In the past, targeted exercises for lung cancer patients have shown improvements like reduced sleep disturbance, fatigue, depression, and anxiety levels in addition to a boost in fitness. On the other hand, this study has shown inactivity to be responsible for an increase in the risk of lung cancer and mortality among patients. Further research is of utmost importance. Future studies should consist of randomized trials with higher consideration for other related factors that play indirect roles in skewing the results. If these studies further corroborate the above findings, time, effort and funds need to be put into estimating the amount of physical activity required that can be used as a potential preventive measure against lung cancer.

Reference: Cannioto, R., et. al. 2018. Lifetime physical inactivity is associated with lung cancer risk and mortality. Cancer Treatment and Research Communications 14: 37-45.

Link to image

Are β-blockers Doing You More Harm Than Good?


Chronic Obstructive Pulmonary Disease (COPD) includes a number of diseases where airflow to the lungs is blocked. Cardiovascular diseases are frequent occurrences in patients with COPD.  To manage medical conditions like high blood pressure and abnormal heart rhythm that are associated with cardiovascular diseases, medication called β-blockers are used. However, many physicians shy away from prescribing them due to uncertainty about potential effects of β-blockers on lung activity. This is especially true during episodes of acute COPD exacerbations (sudden worsening of symptoms). Contrary to these conceptions, studies show that β-blockers play a role in alleviating COPD exacerbations and reduce mortality rates.

The TONADO studies conducted by researchers at the Boehringer Ingelheim Pharma GmbH & Co. KG, Ingelheim in Germany conducted research to check lung function in COPD patients receiving bronchodilator (substance that dilate the air passages to the lungs, thus increasing airflow) treatments for a year. FEV1 or forced expiratory volume, a measure of the volume of air that is forced out in 1 second after taking a deep breath, was used to categorize the severity of COPD. Post experimentation, researchers considered data from patients receiving β-blockers to assess the potential effects of these medication on bronchodilator treatment. Researchers assessed these effects throughout the length of the study by analyzing lung function, dyspnea (difficulty breathing) and frequency of exacerbations in COPD patients.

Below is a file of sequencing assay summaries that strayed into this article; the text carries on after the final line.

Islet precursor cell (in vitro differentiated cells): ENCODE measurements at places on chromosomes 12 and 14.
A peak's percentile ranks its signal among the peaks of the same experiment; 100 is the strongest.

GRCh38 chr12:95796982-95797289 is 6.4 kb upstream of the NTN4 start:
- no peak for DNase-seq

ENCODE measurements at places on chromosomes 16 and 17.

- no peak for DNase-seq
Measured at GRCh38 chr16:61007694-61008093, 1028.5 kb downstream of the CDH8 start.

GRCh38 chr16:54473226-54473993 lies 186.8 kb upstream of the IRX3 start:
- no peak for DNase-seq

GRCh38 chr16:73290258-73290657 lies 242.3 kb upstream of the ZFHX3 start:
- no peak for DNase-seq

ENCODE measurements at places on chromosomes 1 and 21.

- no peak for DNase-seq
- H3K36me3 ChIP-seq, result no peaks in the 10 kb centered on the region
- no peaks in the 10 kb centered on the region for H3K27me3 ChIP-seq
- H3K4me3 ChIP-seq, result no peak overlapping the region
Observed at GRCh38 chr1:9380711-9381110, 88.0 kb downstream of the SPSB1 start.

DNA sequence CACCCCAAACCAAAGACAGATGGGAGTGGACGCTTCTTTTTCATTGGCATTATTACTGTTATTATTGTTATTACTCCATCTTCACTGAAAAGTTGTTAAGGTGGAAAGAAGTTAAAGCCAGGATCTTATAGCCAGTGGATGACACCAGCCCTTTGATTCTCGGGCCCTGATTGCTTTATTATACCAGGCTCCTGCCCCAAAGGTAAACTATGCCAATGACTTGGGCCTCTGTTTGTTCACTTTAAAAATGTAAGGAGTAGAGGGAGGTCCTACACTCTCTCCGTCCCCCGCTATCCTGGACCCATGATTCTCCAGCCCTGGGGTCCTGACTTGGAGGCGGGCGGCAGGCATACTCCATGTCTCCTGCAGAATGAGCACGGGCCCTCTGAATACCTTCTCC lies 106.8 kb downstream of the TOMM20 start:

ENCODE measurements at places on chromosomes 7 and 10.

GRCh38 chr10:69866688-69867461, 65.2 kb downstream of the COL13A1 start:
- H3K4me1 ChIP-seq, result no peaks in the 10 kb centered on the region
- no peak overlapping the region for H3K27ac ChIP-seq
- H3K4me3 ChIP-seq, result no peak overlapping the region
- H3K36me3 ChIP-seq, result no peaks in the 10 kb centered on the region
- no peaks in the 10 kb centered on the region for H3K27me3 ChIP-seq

In the study conducted on 5,163 patients, individuals who were on β-blockers showed lower occurrence of COPD with milder symptoms, and higher average FEV1 levels.

Exacerbations were also very low in the  β-blockers group at entry level. One shortcoming of β-blockers was the high occurrence of diseases related to the heart and blood vessels like stroke, heart attack, and cardiac arrhythmia. The improvement in dyspnea seen during bronchodilator treatment and lung function measurements were the same for both groups. Overall, analysis of the obtained data did not show vast negative effects of β-blocker treatment.

The reliability of data from this research is high due to the fact that it was collected over a span of 12 months. In addition, the study had a broad, global population of subjects due to the international nature of the trial. The presence of other additional diseases besides COPD was also taken into consideration during data collection and analysis. Putting all this information together, researchers concluded that their study provides valid information regarding the effects, or lack thereof,  of β-blockers in COPD patients.

In conclusion, the results support β-blocker use. The researchers agreed that the benefits of β-blocker outweigh their potential risks, especially for patients with heart disease, heart failure and hypertension. An analysis of 15 similar studies further supported the findings.

Reference: Maltais, F., et al. 2018. β-Blockers in COPD: A Cohort Study From the TONADO Research Program. Chest.

Link to article

Image: Flickr


The Beginning of an End to the Autism-Vaccine Debate?

Autism Awareness

Autism spectrum disorder (ASD) is a developmental disorder of the nervous system. The causes of ASD are yet unknown, but it has been linked to both genetic and environmental factors. Researchers at Keele University in the UK have identified aluminum as a potential cause of autism based on a study conducted in 2017 on brain tissue from people diagnosed with ASD.

Aluminum is used in vaccines to enhance the body’s immune response to antigens (harmful or toxic substances). The vaccine-autism debate is highly controversial, but animal models have linked the use of aluminum in vaccines to ASD. The results of this study on human cells further assert these findings.